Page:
Conspiracy Theories and Rhetoric

After spending the semester learning about how manipulative language is/can be got me thinking about conspiracy theories. Is it terribly far-fetched to consider rhetoric’s broad application by big businesses or powerful governments? With all the talk of governments spying on their people, it seems reasonable to assume that governments know quite well how people communicate and what influences them the most. It is in a ruling body’s best interest to understand their people as thoroughly as possible, in order to govern them as effectively as possible. In addition, “maintaining the peace” often involves the withholding of knowledge/information, limiting the chances of the general public being informed of revolutionary discoveries in rhetoric made by government think-tanks. So if a government could subliminally control or influence their people using subtle, calculated rhetoric, would you even know?

Corporations have a lot of power in this country, especially in the realm of persuasive manipulation. We are surrounded by advertisements and products to the point that handmade objects are considered novelties. Businesses, by definition, are intended to make money, and there is no sating a business’s appetite for the stuff. Why would a business NOT try to convince a potential customer to buy their product? Knowing how to covertly manipulate a customer base is of paramount importance to every corporation in the world… A disconcerting reality, considering the influential tools wealthy businesses have at their disposal.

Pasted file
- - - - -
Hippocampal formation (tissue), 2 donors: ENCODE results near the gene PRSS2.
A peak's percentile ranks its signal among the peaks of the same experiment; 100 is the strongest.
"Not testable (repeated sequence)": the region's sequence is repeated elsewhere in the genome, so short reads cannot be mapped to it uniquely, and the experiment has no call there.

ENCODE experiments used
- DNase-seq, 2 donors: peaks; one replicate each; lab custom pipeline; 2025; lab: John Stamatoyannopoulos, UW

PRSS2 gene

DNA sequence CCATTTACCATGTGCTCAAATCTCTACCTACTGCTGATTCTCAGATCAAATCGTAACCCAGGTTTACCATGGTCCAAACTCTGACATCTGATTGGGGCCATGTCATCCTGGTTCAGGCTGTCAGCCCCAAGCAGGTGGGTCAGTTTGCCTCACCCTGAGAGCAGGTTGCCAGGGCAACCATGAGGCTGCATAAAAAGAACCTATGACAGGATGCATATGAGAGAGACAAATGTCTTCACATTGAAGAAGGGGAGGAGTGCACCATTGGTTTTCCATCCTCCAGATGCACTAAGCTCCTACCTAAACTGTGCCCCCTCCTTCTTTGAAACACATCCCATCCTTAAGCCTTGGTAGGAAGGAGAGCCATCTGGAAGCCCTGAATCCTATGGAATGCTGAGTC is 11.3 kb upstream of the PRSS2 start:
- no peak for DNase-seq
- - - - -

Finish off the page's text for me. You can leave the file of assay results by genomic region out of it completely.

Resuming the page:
Learning, and learning about rhetoric especially, is the only defense people have against the crazies in power.  

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One thought on “Conspiracy Theories and Rhetoric

  1. I agree that rhetoric likely plays a greater role in government and in marketing than most people realize. What I found most interesting was your assertion of the possibility of government employing rhetoric subtly to “maintain the peace” as you said, or to keep people easy to control and under their influence. The first thing that jumped into my mind was the Roswell/Area 51 incident and then the weather balloon story run the following day, presumably by influence of the government. The government did not want civilians to know the truth, regardless of whether it was aliens or military technology. Admittedly, this is not a subtle example of rhetoric, but the point I think you made is subtle examples are exactly that; they are hard if not impossible to see. On the topic of not-so-subtle examples of using rhetoric to control one’s citizens, I think North Korea is a good example. In North Korea, there are a multitude of posters that admonish Western life and instead praise their own dictators by presenting them as benevolent. Furthermore, 99.99% of North Koreans do not have access to the internet, so they have an extremely myopic and Truman Show-like life-view. In this sense, censorship is a tool of rhetoric, and of oppression.

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